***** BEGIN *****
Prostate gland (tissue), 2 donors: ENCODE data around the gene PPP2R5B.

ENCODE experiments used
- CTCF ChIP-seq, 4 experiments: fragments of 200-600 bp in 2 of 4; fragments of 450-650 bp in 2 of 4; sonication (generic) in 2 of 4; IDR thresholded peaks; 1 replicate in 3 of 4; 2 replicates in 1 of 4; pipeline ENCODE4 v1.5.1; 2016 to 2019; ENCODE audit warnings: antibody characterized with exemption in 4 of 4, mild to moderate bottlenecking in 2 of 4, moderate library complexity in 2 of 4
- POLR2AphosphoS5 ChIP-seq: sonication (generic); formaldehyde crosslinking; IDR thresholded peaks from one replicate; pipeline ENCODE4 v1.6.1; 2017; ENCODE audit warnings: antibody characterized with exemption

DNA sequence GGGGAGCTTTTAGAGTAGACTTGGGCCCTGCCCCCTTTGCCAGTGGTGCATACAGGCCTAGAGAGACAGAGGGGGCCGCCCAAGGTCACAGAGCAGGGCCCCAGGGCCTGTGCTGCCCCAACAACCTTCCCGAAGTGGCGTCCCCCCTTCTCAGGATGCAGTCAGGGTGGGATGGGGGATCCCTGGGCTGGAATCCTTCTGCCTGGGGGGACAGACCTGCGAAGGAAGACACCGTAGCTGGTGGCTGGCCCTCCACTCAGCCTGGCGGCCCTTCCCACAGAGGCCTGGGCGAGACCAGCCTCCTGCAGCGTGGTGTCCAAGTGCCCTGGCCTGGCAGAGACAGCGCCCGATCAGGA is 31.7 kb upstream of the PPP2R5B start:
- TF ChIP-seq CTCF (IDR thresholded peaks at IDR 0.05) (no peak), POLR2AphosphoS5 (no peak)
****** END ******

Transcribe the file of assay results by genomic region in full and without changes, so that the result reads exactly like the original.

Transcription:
Prostate gland (tissue), 2 donors: ENCODE data around the gene PPP2R5B.

ENCODE experiments used
- CTCF ChIP-seq, 4 experiments: fragments of 200-600 bp in 2 of 4; fragments of 450-650 bp in 2 of 4; sonication (generic) in 2 of 4; IDR thresholded peaks; 1 replicate in 3 of 4; 2 replicates in 1 of 4; pipeline ENCODE4 v1.5.1; 2016 to 2019; ENCODE audit warnings: antibody characterized with exemption in 4 of 4, mild to moderate bottlenecking in 2 of 4, moderate library complexity in 2 of 4
- POLR2AphosphoS5 ChIP-seq: sonication (generic); formaldehyde crosslinking; IDR thresholded peaks from one replicate; pipeline ENCODE4 v1.6.1; 2017; ENCODE audit warnings: antibody characterized with exemption

DNA sequence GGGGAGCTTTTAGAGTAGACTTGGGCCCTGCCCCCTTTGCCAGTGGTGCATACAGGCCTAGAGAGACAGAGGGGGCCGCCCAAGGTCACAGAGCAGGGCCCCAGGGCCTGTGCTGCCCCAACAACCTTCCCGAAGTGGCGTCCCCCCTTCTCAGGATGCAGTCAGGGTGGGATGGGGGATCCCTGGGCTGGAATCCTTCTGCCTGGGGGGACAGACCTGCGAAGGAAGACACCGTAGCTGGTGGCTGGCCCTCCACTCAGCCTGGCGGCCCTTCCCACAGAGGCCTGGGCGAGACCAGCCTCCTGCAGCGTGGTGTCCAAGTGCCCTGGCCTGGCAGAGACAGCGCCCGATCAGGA is 31.7 kb upstream of the PPP2R5B start:
- TF ChIP-seq CTCF (IDR thresholded peaks at IDR 0.05) (no peak), POLR2AphosphoS5 (no peak)